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I believe in artichokes

Italy did ruin me. After that first trip I came back disgusted by bodega coffee, which now smelled of old socks. Before, it was just fine. I rolled my eyes at red sauce joints, detouring old standbys like a stranger. If eating can be seen as a religious or spiritual experience I had been to the mountain. In time I would return on pilgrimages, always holding the simple pleasures in my thoughts.  An artichoke, methodically fried in good olive oil, with some salt. Black truffles, good butter and fresh pasta twisting around the back of a fork. A very cold and tiny glass of porto bianco sipped in a Genoa bar, with my friend Federico. A man cleaning sardines on a block of wood in the street. A woman selling green figs that she wraps into a newspaper cone. I have thousands of these memories, these artifacts. But I live in Moscow, where there has been an embargo for years now, and there is no population that expects perfect mounds of fresh cheese. They ship powdered palm oil here, that gets …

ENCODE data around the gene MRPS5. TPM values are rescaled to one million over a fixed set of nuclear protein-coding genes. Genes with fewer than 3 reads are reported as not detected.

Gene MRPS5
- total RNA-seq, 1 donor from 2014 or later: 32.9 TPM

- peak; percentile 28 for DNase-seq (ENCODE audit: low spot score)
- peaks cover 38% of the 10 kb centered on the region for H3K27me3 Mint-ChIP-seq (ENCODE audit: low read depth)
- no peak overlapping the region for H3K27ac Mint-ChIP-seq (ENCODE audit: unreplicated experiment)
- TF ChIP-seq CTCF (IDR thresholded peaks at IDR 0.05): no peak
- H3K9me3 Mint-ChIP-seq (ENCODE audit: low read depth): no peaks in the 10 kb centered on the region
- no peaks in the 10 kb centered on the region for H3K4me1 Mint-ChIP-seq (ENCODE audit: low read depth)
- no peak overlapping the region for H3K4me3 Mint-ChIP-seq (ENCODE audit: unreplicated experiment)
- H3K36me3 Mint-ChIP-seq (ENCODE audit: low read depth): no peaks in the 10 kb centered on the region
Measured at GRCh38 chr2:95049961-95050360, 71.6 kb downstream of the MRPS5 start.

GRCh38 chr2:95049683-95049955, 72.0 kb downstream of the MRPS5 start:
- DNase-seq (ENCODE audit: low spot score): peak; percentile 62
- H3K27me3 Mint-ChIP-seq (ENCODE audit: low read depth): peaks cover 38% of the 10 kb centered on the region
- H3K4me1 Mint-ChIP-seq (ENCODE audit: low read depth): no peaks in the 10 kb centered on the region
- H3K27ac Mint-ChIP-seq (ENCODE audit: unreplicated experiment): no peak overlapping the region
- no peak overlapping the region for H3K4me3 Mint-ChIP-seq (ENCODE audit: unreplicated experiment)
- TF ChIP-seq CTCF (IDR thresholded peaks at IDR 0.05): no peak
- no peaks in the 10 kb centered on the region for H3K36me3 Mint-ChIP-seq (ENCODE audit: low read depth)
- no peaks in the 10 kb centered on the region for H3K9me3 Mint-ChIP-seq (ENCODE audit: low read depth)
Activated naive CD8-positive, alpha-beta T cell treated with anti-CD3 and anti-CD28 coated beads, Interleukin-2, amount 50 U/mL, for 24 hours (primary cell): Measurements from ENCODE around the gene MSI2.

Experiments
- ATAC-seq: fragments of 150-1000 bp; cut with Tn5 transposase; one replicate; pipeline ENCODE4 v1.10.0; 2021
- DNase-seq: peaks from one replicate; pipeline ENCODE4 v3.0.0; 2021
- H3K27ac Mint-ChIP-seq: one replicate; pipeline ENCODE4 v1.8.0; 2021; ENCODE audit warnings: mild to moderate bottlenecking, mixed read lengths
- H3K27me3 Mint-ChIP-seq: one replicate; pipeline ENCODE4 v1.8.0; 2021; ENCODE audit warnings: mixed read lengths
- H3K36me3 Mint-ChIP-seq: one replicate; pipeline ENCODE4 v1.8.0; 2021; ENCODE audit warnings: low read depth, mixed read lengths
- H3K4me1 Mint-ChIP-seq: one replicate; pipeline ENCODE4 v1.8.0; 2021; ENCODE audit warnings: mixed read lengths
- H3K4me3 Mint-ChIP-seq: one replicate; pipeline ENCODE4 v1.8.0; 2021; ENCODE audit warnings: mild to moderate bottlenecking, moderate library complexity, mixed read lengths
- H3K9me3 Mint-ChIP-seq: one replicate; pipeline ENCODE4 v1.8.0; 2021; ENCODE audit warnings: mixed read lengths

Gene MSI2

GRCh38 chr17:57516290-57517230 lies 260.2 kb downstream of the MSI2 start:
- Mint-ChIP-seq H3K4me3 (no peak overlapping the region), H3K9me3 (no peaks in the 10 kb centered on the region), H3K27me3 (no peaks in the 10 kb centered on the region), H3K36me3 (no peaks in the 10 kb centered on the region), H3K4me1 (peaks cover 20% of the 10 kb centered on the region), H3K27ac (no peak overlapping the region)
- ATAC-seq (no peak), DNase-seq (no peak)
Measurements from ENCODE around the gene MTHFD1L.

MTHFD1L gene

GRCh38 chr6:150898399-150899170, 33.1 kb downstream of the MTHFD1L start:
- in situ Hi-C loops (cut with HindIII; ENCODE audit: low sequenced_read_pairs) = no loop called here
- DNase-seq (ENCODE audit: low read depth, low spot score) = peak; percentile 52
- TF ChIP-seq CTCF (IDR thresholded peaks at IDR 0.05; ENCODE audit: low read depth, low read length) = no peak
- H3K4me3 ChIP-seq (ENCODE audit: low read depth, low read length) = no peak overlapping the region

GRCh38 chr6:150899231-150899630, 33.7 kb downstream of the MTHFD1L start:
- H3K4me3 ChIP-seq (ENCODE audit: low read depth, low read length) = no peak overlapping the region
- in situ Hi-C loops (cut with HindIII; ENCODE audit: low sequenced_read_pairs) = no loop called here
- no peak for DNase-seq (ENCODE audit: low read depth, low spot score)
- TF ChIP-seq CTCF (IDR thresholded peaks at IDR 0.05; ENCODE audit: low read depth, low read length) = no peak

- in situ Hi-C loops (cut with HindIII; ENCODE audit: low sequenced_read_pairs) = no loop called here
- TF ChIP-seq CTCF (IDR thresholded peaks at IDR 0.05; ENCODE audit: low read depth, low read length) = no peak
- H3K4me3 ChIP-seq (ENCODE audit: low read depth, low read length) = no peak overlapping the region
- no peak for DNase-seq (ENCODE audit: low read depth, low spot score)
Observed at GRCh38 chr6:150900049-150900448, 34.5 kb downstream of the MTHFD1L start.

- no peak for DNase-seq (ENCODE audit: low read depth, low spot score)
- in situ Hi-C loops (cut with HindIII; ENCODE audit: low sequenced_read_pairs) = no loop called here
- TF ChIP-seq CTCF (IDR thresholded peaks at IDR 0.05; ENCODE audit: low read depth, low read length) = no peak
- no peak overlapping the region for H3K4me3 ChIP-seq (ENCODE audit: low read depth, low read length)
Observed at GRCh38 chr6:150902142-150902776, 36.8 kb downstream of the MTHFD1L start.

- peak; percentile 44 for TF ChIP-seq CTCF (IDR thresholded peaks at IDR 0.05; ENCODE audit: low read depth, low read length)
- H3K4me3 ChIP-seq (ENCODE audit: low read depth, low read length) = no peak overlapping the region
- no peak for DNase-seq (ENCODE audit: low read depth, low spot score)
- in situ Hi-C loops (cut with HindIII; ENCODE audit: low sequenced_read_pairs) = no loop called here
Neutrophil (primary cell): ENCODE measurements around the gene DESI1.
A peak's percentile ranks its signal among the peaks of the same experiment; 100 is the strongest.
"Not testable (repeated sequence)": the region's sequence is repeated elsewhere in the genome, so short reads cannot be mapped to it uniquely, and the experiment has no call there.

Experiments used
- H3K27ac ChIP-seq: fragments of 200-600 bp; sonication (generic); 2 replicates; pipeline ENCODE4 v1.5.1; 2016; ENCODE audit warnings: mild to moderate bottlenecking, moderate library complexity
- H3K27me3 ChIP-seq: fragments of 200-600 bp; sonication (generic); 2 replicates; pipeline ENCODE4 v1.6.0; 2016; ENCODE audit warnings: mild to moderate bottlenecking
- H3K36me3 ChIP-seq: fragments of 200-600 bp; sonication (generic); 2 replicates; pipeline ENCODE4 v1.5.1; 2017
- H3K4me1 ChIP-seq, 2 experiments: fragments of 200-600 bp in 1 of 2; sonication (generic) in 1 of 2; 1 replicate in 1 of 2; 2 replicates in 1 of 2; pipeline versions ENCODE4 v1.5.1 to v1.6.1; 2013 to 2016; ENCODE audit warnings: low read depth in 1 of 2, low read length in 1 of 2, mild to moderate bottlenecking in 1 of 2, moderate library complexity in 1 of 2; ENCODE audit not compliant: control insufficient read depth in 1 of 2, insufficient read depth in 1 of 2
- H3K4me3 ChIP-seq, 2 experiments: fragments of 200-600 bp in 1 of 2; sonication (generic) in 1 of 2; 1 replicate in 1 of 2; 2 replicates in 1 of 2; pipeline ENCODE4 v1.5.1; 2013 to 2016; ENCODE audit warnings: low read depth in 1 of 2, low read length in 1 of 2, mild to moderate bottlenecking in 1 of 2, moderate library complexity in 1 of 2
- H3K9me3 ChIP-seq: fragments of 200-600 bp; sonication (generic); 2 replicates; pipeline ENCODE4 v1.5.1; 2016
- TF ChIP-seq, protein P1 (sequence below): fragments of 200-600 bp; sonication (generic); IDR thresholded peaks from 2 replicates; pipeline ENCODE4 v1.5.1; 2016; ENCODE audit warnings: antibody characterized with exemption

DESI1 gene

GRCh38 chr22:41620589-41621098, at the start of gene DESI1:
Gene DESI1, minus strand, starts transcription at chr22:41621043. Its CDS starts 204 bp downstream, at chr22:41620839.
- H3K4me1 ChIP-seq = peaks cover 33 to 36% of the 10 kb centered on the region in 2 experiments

mercy

We go to a little store by us, that has no real name just the one everyone calls it - the "long store". It is a Soviet one, with little counters where you can buy different categories of food, paying individually at each one. We stand at the meat one, so I can buy a piece of pork shoulder. An old lady picks coins from her purse in slow, methodical movements as she pays for a tiny chunk of beef. The woman behind the counter juts her chin at me. I slide towards the pork trays, pointing at the piece I want.

"How big?" She asks me.
I point again at the one I want.
She is shoving her arm into a box behind the counter, pulling out another piece. It is a lump of meat in a cloudy plastic bag, sagging with pink blood.
"Fresh!" She announces to me in a big voice, waving it in the air. "And juicy!"
I shake my head no.
"Too big?" She asks, and goes back to the box.
I point once again at the piece I want.
"This one, just this one." I tell her.
"Oh, Gospodi." She blurts out, staring at me. ("Oh, god" or "Oh God have mercy.")

I stand there. E is looking up at me, shrugging her shoulders.

The woman eventually wraps up the pice I have been asking for the whole time, slapping it hard on the scale. I pay, and she throws my change at me, almost to the floor.

Outside, E's empty lunchbox thumps against her leg.

We walk in silence, even in the elevator.




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